Middle of the off-road
Self-proclaimed ‘definitive off-road challenge’ – Gravel – is the latest title from Milestone, the powerhouse behind the MXGP, Ride, WRC and Moto GP series. With a roster of games such as that under their belt you’d expect Gravel to be a surefire hit, wouldn’t you? Well…
When you first jump into Gravel you’ll be transported straight back to the early 00’s, assuming you’re old enough to remember those. The grungey logo matched with the opening metal music, which bears a slight resemblance to Burnout 2’s theme music, is enough to tickle the nostalgias of any 90’s kid and sets the tone perfectly for what’s to follow. Gravel is the pure definition of teenage angst – it’s moody, doesn’t say a lot but manages to find enjoyment in its simplicity.
Gravel is a game that doesn’t hold back when it comes to its content, offering a full campaign, free play racing, time trials, weekly challenges and an online mode. Gravel’s campaign – Off-road Masters – is a series of interlinked episodes, comprised of racing events, under the guise of a TV show with the same name. Each episode of Off-road Masters is aired on the less than inventively titled ‘Gravel Channel’ which serves a purpose to offer up a loose narrative to your activities within the game. Each event is prefixed with overly enthusiastic, but stereotypically true, race-style commentary in an attempt to gee you up for the race. It’s cheesy, sure, but given its due, it’s a nice feature that suites the game’s vibe and certainly adds a bit of something to an otherwise stale start to the race.
The main goal of Gravel’s campaign is to collect stars which are needed to progress further through the game. Complete each event with varied success and you’ll receive a reflective number of stars with 1 being awarded for simply completing the event, 2 stars for being a bit better and 3 for being the best. During the first few episodes, the game is fairly lenient when it comes to doling out the stars. Finishing an event in any pole position will get you 3 stars but as you progress further through the campaign you’ll need to come first in order to claim an event’s greatest reward. Once you’ve collected a small handful of stars you’ll be able to start playing the next episode, regardless of whether you’ve finished the previous one or not, and once you’ve got mega star bucks in your star purse you’ll be able to take on one of the masters.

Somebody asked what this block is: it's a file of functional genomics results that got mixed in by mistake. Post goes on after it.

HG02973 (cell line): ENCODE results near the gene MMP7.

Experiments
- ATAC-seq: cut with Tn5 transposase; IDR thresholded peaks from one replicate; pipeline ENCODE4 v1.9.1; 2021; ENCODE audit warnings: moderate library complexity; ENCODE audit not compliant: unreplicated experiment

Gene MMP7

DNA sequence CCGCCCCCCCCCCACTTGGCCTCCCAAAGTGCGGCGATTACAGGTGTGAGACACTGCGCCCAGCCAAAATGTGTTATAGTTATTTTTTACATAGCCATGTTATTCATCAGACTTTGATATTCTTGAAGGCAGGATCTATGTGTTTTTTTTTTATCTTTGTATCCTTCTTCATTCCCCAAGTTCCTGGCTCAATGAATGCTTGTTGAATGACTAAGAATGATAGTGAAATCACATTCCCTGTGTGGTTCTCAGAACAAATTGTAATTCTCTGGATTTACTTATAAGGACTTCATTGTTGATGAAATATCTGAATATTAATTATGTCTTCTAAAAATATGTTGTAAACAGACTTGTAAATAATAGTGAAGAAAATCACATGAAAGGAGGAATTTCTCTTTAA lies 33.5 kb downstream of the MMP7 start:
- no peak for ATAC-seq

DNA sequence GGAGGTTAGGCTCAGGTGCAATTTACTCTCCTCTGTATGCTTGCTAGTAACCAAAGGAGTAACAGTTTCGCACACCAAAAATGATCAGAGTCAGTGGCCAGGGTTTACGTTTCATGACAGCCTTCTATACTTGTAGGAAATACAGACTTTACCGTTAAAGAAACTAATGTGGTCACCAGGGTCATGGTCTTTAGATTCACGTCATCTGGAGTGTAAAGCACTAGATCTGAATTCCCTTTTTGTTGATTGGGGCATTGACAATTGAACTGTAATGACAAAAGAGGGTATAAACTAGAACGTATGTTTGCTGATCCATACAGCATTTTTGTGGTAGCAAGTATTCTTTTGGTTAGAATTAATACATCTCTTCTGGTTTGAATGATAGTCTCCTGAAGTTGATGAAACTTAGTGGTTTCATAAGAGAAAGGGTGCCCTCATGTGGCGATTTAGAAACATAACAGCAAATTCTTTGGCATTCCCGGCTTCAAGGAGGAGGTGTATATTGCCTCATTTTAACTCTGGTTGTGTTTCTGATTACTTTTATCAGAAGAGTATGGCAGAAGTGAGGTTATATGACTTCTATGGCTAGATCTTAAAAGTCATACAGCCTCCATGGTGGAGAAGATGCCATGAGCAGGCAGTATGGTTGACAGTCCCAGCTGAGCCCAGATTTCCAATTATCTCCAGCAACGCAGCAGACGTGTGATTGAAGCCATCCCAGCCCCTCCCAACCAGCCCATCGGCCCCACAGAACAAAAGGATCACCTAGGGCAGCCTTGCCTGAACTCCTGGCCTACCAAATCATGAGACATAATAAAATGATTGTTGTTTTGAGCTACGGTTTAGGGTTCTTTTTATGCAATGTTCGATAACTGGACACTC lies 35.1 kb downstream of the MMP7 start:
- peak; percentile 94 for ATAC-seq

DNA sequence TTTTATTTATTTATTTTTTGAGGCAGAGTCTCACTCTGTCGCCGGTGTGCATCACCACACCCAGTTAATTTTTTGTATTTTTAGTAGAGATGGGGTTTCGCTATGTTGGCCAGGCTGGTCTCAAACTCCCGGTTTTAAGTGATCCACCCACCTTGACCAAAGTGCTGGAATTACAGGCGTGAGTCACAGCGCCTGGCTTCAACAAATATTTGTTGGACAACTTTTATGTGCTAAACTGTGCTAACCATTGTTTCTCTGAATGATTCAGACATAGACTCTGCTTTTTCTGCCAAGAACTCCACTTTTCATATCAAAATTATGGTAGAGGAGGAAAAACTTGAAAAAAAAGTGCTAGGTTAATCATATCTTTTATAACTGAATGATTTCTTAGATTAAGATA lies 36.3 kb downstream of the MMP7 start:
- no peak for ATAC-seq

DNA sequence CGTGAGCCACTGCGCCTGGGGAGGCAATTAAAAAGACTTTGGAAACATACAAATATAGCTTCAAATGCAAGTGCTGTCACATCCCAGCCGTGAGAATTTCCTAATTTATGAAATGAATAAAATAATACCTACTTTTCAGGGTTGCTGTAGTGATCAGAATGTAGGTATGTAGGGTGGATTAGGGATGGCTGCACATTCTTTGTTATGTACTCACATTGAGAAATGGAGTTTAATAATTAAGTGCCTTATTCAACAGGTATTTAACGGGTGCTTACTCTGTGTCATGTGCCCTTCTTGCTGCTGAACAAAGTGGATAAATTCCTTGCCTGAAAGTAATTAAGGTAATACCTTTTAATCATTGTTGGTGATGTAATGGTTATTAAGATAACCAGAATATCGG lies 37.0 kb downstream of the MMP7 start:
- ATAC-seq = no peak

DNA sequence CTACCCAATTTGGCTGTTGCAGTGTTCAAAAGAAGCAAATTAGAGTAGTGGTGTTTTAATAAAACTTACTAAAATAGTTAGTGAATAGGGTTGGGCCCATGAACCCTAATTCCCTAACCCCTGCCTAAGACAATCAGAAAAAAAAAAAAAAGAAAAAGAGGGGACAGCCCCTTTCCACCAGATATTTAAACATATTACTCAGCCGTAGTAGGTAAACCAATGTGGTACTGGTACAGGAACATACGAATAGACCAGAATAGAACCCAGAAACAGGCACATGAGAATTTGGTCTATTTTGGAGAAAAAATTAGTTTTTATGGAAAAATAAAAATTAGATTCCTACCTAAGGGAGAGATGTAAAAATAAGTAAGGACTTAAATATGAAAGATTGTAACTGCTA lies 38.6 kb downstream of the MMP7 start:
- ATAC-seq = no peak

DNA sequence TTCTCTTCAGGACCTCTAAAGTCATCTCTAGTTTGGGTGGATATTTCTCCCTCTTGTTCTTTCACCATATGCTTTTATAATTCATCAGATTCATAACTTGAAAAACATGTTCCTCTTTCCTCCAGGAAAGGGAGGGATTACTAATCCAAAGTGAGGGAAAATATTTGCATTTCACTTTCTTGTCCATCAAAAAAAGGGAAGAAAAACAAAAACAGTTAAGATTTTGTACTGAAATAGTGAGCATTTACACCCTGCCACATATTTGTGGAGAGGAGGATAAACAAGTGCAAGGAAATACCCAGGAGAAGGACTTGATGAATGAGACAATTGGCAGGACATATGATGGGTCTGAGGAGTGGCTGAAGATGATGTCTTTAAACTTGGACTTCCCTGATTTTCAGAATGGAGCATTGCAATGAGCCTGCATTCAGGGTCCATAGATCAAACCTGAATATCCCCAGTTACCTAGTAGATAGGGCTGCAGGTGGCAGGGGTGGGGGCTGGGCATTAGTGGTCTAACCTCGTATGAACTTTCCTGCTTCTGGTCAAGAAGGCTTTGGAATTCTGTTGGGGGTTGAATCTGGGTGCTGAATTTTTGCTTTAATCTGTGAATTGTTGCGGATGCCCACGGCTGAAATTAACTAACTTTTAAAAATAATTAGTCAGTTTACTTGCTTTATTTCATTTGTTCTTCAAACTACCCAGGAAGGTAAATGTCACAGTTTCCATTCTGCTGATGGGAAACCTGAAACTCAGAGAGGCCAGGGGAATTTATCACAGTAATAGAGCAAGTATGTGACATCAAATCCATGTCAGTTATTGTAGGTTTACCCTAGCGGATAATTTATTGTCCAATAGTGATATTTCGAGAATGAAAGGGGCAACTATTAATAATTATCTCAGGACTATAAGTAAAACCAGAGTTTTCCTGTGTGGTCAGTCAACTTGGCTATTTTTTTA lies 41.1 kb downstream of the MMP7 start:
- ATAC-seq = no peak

The masters in Gravel’s campaign are kind of like pro-racer minibosses, each of which with their own specialism in certain types of events or racing environments. The ultimate aim of the campaign is to beat each master and claim their title’s as your own. To do this you’ll need to take part in a handful of 1-on-1 events which must be won in order to claim the coveted title for yourself. At the start of each showdown you’re treated to an FMV of the showdown master and, as you’d expect, it’s cringe-levels to the max. One chap jumps in the air whilst playing air guitar. Really. Fortunately, he’s the first master and can be dealt with fairly swiftly and the following masters tend to just stand there with gurning looks on their faces to project a sense of higher importance.
The events themselves come in a variety of flavours, all of which will be familiar to racing game regulars: standard lap, checkpoint & elimination races are joined by time trials and championships (a collection of all the aforementioned with points carrying over to each round). There’s not a huge amount of originality here save for one game mode called ‘Smash-up’ which has you driving through dynamically changing signs at high speeds, but if it ain’t broken don’t fix it. The game’s events are spread across a mixture of locales including beaches, forests, stadiums, caves, tarmac tracks and quarries, each of which has its own quirks. The more spacious tracks allow you to push for speed whereas the closer knit tracks require more control and finesse. You’ll also be racing at different times of day and during different types of weather which adds a nice bit a variety when playing through the campaign.
Smash-up events are the standard point to point time trials with a slight difference. Walls of grey signs are strewn about the track and as you approach them they’ll turn on, revealing either a red cross or a green arrow. The aim is to hit the green arrows in order to maintain momentum as hitting a red cross will slow you down significantly. It’s both an interesting and infuriating game mode but nonetheless adds a much-needed injection of uniquity to the list of events.
Whilst the campaign is meaty enough to grab your attention for quite some time it’s no good if the actual racing part of the game doesn’t stand up to par. Fortunately, it does, mostly. One praise for Milestone is the inclusion of quite a robust list of gameplay options including tweaks for driving assists, AI difficulty and changes to vehicle’s handling. Driving assists can be enabled, limited or disabled completely and opting for the more difficult options will reward you with a score multiplier (another stat used for unlocking vehicles and liveries). Vehicle options work slightly differently, allowing you to tweak the suspension, tire alignment and all that under-the-hood gubbins. Each option also has a little pointer beneath it letting you know what tweaking a certain value will actually do, which is a nice addition. The two systems combined mean you can really tweak the driving style of game to your liking but it’ll more than likely take a few races to figure out what’s best for you.